According to a report posted by the Iowa DNR, Rabbit hemorrhagic disease is highly contagious and can be spread from rabbit to rabbit, by predators, insects, and even humans. While the virus is not currently in Iowa, it has been confirmed in domestic rabbits near us in Minnesota and South Dakota.

The disease, known as RHDV2, and was first detected in Europe in 2010. In 2020, it was found in the United States.

The disease is fatal for rabbits but does NOT impact humans. However, people can spread the virus indirectly by carrying it on their clothing and shoes.

The Animal and Plant Health Inspection Service (APHIS) announced that many times, the only signs of the disease are sudden death and blood-stained noses caused by internal bleeding. Infected rabbits may also develop a fever, be hesitant to eat, or show respiratory or nervous signs.

APHIS says to protect your rabbits:

• Do not allow pet or wild rabbits to have contact with your rabbits or gain entry to the facility or home.
• Do not allow visitors in rabbitries or let them handle pet rabbits without protective clothing (including coveralls, shoe covers, hair covering, and gloves).
• Always wash hands with warm soapy water before entering your rabbit area, after removing protective clothing, and before leaving the rabbit area.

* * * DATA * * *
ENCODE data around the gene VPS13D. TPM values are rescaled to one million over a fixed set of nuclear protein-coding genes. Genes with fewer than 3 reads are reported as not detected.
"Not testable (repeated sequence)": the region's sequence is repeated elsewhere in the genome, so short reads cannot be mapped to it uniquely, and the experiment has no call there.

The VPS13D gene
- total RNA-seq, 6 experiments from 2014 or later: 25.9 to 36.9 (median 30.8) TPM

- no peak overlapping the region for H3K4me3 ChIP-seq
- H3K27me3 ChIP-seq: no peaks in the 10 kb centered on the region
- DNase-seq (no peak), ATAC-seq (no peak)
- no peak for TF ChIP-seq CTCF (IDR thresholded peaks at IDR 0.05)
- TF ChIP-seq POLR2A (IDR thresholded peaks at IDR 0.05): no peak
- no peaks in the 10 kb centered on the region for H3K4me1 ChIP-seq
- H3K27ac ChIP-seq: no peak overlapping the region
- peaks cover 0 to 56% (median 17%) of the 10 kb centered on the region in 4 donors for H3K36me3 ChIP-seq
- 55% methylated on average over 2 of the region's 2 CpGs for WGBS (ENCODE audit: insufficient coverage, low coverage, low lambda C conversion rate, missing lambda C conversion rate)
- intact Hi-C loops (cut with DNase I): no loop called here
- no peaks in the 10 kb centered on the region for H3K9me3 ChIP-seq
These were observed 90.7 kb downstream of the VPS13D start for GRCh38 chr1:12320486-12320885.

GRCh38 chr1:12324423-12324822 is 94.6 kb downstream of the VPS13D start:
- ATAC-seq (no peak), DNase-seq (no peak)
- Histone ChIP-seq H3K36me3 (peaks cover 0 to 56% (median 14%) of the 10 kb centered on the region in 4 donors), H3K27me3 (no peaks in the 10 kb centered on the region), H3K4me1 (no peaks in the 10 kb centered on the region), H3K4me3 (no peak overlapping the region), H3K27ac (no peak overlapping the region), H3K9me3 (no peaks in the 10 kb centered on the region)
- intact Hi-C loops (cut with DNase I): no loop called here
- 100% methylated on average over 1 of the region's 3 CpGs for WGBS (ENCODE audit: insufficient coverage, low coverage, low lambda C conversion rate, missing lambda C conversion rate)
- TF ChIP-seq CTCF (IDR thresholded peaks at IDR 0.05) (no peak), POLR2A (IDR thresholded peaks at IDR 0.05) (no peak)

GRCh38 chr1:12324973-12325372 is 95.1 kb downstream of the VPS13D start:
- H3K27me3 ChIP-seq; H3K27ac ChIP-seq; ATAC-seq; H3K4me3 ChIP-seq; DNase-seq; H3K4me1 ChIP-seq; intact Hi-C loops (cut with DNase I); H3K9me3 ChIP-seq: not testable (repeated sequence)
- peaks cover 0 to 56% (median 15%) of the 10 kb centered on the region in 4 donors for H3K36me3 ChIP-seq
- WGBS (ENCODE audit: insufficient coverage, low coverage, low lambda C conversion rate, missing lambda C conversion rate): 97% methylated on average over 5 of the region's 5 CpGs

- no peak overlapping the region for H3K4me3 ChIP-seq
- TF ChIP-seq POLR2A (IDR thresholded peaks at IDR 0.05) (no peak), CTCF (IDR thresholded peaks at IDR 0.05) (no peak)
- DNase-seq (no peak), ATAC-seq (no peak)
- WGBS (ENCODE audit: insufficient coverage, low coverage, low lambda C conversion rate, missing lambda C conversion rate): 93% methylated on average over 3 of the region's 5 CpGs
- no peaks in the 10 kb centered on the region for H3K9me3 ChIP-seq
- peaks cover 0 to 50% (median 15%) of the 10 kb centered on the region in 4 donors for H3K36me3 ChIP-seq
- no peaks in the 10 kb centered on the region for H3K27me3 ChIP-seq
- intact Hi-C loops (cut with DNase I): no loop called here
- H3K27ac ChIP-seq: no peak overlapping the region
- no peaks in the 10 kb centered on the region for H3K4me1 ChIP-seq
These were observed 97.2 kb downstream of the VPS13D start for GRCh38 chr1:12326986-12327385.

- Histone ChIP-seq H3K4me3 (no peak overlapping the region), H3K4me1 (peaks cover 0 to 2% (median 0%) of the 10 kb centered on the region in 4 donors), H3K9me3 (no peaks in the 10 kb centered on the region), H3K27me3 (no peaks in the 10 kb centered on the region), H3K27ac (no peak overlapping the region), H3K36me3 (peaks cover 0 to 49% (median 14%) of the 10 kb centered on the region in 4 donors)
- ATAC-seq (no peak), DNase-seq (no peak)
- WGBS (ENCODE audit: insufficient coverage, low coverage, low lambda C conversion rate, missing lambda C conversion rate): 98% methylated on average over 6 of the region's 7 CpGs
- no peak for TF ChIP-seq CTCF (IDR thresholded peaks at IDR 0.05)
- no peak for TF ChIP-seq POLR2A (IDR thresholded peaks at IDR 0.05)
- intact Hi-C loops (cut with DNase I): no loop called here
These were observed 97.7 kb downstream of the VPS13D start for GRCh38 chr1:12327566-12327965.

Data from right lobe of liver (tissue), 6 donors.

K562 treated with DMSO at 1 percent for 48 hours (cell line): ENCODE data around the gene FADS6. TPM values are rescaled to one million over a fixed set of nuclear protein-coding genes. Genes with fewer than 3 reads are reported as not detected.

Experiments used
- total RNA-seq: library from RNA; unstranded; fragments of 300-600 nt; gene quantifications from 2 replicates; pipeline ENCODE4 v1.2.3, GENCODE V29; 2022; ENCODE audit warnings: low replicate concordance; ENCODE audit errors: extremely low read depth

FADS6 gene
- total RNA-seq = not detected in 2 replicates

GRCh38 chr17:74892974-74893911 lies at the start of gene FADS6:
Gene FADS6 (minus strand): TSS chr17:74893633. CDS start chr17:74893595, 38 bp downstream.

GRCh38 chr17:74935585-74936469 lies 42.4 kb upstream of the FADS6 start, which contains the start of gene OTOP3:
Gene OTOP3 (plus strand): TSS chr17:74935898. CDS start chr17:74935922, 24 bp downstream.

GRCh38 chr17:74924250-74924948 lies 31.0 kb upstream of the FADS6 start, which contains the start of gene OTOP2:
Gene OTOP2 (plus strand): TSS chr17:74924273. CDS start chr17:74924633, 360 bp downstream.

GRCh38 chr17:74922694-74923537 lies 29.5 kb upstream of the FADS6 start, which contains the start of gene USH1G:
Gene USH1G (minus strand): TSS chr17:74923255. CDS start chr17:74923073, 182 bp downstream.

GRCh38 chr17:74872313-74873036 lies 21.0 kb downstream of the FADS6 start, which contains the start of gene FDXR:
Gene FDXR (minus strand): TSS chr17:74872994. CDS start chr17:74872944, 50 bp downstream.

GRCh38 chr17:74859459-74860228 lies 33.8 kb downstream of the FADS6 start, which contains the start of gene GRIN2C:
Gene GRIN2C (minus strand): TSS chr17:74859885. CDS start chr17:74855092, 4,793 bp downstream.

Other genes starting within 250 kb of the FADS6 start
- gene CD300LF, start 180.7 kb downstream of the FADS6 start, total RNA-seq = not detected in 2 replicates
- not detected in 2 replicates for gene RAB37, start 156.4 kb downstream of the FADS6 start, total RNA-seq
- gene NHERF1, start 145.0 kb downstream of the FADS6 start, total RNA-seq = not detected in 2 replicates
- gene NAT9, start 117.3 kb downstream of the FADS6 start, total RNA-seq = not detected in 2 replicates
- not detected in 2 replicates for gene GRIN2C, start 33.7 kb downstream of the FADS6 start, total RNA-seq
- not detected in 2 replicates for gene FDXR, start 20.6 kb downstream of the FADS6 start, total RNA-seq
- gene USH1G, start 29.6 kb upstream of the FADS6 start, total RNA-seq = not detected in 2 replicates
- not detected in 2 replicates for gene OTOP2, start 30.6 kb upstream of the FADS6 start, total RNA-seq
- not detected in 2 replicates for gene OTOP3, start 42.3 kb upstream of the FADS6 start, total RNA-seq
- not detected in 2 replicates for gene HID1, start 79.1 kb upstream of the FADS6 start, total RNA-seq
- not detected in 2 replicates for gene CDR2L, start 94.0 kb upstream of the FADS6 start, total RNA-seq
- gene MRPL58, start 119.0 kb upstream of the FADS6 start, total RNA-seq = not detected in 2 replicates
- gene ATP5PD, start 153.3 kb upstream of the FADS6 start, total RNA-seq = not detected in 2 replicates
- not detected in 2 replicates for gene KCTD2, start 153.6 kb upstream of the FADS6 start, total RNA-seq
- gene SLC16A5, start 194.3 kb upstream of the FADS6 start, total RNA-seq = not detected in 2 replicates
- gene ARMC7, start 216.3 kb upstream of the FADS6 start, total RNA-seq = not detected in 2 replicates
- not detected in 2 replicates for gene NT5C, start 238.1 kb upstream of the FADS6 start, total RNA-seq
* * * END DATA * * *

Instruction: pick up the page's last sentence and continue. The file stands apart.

• If you bring outside rabbits into your facility or home, keep them separated from your existing rabbits for at least 30 days. Use separate equipment for newly acquired or sick rabbits to avoid spreading disease.
• Sanitize all equipment and cages moved on or off-premises before they are returned to the rabbitry. Recommendation: disinfecting with 10% bleach or 10% sodium hydroxide mixed with water.

Iowa’s eastern cottontail population is expected to survive the disease if it becomes prevalent in the state, but there is some concern regarding Iowa’s declining jackrabbit population, which is located only in certain parts of the state, mainly north of Interstate 80.

A vaccine is now available for emergency use through a licensed veterinarian to protect domestic rabbits. Iowans can learn more by clicking HERE.

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